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Doug Ford wants to see how bad Ontario’s finances truly are in his first act as premier, the Progressive Conservative Leader announced a day after his party rode a wave of discontent to secure a majority government in Canada’s economic heartland.

Tory advisers began working with Premier Kathleen Wynne and her Liberals in the hours after the PC victory to ensure a smooth transition of power, the premier-designate said on Friday. Mr. Ford, an unconventional leader who portrays himself as an anti-politician, will bring an end to 15 years of Liberal rule in Ontario and take the reins of government in three weeks.

Ontario premier-elect Doug Ford walks out onto the front lawn of the Ontario Legislature at Queen's Park in Toronto on Friday, June 8, 2018.

Frank Gunn/The Canadian Press

“We know the hard work has just begun, but we intend to act fast … we’ve already hit the ground running,” Mr. Ford said in a news conference in Etobicoke, an area of Toronto long associated with his supporters in the so-called Ford Nation. “We have a clear mandate from the people and we want to make sure, over the next four years, our mandate gets fulfilled.”

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Before he can deliver on his populist agenda, which includes slashing income taxes, ending the province’s cap-and-trade system to cut carbon emissions and reducing the minimum price of a bottle of beer to $1, Mr. Ford said his first order of business will be to hire an outside auditor to scrutinize the province’s books.

The outgoing Liberal government had projected a deficit of $6.7-billion this year, but the Ontario’s Financial Accountability Office has warned the shortfall could be as high as $12-billion.

“We have to see the financial situation that’s been left behind, and over the next couple days and weeks, you’re going to hear from us, but the most important thing is getting our fiscal house in order,” the premier-designate said.

Mr. Ford, whose only previous experience in politics was a term from 2010 to 2014 as a Toronto councillor, met with Ontario’s Lieutenant-Governor on Friday morning and was invited to form a government. Ms. Wynne and her cabinet will remain in place until June 29.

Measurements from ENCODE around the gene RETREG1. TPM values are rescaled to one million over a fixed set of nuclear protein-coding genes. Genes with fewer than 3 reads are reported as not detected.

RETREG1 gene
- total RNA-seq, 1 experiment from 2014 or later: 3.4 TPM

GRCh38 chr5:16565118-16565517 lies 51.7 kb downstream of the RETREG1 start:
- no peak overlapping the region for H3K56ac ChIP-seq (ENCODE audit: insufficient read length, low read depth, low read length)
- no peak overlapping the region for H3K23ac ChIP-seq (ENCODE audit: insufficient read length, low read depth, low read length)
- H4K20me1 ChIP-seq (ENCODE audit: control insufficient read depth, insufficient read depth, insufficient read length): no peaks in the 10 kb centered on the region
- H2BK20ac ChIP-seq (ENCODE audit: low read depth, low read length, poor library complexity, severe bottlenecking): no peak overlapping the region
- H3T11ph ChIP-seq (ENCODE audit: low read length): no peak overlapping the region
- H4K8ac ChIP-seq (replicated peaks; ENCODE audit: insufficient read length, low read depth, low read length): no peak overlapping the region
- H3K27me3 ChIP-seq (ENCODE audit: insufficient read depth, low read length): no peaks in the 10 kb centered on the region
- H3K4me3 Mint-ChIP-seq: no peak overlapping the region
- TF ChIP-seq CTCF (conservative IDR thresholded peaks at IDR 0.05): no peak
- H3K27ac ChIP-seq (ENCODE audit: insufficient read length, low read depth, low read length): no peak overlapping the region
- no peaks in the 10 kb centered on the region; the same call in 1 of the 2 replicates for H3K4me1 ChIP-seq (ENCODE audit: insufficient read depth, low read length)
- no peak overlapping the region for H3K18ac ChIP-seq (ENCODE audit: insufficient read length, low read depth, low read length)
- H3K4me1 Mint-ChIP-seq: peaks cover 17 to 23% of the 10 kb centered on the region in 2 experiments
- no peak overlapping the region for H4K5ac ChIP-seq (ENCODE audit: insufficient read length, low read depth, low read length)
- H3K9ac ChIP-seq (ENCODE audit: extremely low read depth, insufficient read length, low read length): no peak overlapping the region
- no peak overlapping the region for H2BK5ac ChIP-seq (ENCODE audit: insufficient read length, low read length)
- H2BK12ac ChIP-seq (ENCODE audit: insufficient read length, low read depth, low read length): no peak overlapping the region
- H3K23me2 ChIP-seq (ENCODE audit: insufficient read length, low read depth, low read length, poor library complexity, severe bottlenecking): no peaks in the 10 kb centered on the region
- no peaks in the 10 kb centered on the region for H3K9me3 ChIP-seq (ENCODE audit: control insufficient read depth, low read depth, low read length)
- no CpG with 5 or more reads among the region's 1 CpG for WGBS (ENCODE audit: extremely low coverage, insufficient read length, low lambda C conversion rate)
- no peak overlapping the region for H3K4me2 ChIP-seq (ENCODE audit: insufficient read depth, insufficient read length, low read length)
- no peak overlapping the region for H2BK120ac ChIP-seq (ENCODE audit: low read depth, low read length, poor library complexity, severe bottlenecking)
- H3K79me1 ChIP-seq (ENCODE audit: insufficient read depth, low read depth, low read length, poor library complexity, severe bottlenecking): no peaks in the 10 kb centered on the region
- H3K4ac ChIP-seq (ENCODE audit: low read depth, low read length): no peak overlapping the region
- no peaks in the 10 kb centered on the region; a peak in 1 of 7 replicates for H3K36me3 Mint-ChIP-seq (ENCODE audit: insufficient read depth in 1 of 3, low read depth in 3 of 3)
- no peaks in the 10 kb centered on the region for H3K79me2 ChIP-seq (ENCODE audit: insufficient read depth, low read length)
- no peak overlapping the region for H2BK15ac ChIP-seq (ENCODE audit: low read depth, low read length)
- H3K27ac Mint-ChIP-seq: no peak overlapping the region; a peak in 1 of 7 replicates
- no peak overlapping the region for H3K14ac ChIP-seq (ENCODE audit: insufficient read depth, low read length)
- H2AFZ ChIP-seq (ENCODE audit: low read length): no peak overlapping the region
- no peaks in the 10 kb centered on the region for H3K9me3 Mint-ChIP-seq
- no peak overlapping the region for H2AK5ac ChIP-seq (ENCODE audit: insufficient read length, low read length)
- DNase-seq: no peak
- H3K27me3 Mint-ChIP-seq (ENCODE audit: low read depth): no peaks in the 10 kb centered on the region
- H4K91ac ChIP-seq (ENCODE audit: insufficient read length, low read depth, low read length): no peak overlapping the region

Mr. Ford’s transition team, which will ease the Tories into the driver’s seat of the second-largest government in the country, will be led by Chris Froggatt, who was a chief of staff in prime minister Stephen Harper’s government. The team will also include former Conservative MP John Baird and Simone Daniels, an executive from the Ford family’s label-printing business.

The team also includes Rueben Devlin, the former head of a Toronto-area hospital, and former public relations executive Mike Coates.

Dean French, one of Mr. Ford’s closest advisers during the campaign, will be his chief of staff at Queen’s Park.

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The Tories won 76 seats on Thursday, while the perennially third-place New Democrats vaulted into the official opposition with 40 seats. The Liberals were reduced to seven seats, one short of official party status.

After what she said was a “tough night” that included stepping down as Liberal Leader, Ms. Wynne said it is time for her party to rebuild. She expects the process to take four years.

“That rebuilding will happen starting today,” Ms. Wynne said, adding that she intends to stay in the legislature to represent her Toronto-area riding.

Ms. Wynne told reporters at Queen’s Park on Friday that she hopes Mr. Ford will extend official party status to the Liberals, which would provide them with money for research and an administrative staff, and allow them to have a role in Question Period in legislature and committee meetings. Mr. Ford said he would discuss the idea with his cabinet.

NDP Leader Andrea Horwath did not support Ms. Wynne’s call for the Liberals to be given official status. Voters gave the party seven seats and not the eight it would need, she noted.

With the left-leaning Liberals so weakened, Ms. Horwath said her party would be there for those opposed to Mr. Ford. “New Democrats will be the voice of all these Ontarians,” she said.

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